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a table and chairs in a loft

At a Minnesota house, a Donald Judd Desk 33 and Chair 84 face Lake Minnetonka. Courtesy: Architecturaldigest.comDuring his time at Marfa, Texas, he experimented with Land Art and also was on a mission to acquire more land and spaces to amalgamate art with architecture, design, and land aesthetics. His first purchase was a large plot of land in downtown Marfa, known as “the Block,” where he transformed several buildings into a library, a living and working area, and several site-specific art projects. He worked with the Dia Art Foundation to buy a whole abandoned army fort on the outskirts of the town in the late 1970s. Here he created some of his most famous pieces: 15 untitled works in concrete (1980–84), a row of enormous concrete frames stretching nearly half a mile on a former military parade ground nearby; and 100 untitled works in mill aluminum (1982–86), a collection of shining metallic boxes permanently housed in two renovated artillery sheds. Some of the creations remain intact in this open art gallery that Judd had created in his lifetime. Thanks to Judd, the boring small town was converted into a hub of minimalistic art with tourists and art lovers coming from across the globe to witness these creations. 

‘Donald Judd, 15 untitled works in concrete’, 1980-1984 on the grounds of the Chinati Foundation in Marfa, Texas. Photo Courtesy: Nan Palmero/Flickr

Judd’s Influence on Indian Architects and Artists

Many Indian interior designers and architects are Judd fans such as Ashiesh Shah, the sought-after architect and designer for the elite population of the country. Inspired by the cubist works of Judd, Shah designed a sideboard for a client based in Mumbai in the year 2017. Other architects who are inspired by the likes of Judd are the architects of the New Delhi-based Matra Architects and Rurban Planners and Architect Rooshad Shroff who is impressed by Judd’s exploration of different forms.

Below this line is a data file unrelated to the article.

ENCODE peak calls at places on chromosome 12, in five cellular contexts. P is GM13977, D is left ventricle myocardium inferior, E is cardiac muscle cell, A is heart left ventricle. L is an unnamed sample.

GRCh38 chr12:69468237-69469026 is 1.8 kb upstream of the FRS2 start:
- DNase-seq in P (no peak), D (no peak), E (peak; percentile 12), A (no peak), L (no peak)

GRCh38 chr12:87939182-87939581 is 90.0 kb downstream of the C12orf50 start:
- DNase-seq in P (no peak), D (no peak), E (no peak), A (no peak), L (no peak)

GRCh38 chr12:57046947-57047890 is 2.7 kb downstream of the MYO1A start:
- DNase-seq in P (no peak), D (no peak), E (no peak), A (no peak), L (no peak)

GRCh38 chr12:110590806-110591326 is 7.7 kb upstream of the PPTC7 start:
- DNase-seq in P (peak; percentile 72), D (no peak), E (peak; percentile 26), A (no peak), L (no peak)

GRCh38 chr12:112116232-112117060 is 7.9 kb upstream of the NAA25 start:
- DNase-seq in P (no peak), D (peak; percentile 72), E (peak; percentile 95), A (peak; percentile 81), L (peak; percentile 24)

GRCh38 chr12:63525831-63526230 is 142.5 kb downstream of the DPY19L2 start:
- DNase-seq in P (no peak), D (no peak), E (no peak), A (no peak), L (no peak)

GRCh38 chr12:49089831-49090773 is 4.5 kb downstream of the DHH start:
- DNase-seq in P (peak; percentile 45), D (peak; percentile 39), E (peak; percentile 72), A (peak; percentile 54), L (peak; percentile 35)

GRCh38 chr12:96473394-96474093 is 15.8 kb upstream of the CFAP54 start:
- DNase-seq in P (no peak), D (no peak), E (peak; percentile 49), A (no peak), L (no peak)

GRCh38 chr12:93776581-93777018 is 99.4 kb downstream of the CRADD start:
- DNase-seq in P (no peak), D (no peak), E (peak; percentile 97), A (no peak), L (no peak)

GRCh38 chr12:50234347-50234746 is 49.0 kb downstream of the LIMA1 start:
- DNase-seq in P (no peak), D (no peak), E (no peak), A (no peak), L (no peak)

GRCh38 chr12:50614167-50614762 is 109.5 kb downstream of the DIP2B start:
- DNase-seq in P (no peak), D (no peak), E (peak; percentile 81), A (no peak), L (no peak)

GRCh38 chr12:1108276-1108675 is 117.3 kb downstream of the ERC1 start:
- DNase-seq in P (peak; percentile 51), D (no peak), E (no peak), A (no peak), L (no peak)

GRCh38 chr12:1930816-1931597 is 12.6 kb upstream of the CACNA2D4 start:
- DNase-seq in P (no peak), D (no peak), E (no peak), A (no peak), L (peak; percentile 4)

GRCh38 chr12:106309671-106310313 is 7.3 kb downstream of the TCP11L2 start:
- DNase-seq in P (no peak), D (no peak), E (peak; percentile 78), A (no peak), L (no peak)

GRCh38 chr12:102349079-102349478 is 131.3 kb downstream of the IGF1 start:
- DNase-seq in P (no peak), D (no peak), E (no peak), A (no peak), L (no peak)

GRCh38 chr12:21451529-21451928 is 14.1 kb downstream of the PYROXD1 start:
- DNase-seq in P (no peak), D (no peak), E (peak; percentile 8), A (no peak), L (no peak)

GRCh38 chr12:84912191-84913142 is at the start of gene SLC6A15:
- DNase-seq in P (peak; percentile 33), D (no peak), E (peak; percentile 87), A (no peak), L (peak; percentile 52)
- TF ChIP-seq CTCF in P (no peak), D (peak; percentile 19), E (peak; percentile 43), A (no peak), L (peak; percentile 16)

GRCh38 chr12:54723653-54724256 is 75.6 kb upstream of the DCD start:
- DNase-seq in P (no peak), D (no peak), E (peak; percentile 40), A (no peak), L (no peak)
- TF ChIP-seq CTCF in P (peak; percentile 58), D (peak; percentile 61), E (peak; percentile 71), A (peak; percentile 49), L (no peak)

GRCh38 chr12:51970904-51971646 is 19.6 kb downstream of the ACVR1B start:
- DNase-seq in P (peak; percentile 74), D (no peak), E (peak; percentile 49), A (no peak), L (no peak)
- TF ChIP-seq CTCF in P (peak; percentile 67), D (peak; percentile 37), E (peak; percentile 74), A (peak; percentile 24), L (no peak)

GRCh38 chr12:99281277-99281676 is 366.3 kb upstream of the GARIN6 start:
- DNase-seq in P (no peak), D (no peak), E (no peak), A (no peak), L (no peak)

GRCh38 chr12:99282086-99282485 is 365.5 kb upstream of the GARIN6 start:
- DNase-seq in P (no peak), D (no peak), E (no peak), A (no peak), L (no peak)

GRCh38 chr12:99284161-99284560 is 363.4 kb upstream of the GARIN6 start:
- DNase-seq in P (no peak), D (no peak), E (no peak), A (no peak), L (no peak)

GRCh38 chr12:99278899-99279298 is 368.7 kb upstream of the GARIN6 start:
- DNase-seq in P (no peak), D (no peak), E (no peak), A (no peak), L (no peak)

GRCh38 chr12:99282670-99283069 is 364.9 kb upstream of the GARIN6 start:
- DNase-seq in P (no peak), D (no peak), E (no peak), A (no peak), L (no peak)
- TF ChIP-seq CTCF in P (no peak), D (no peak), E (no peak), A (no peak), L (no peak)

101 Spring Street, a five-storey cast-iron building in New York City, was renovated in 2013 and opened to the public. Courtesy: architectural-review.com

Judd remains a highly influential artist of the 20th century, with his legacy enduring to this day. He rejected traditional artistic approaches, challenging the notion that art must always demand active interpretation. Instead, he highlighted the significance of direct experience in art appreciation. Employing basic materials and geometric shapes, he advocated for a fresh perspective on spatial coherence and the aesthetic interpretation of art. Judd’s work is frequently exhibited at prestigious institutions and galleries such as The Guggenheim, MoMA, Tate, and David Zwirner, among others. His former house and private studio at 101 Spring Street is now a museum that provides small groups of visitors with weekday guided tours of the five-story structure. The Judd Foundation, which aims to increase respect for Judd’s creative legacy by providing access to his former settings in New York and Marfa, is in charge of maintaining this place. Donald Judd Foundation has the rights to all his creations and works of art and has a great archive that art lovers can access if they wish to see his legacy.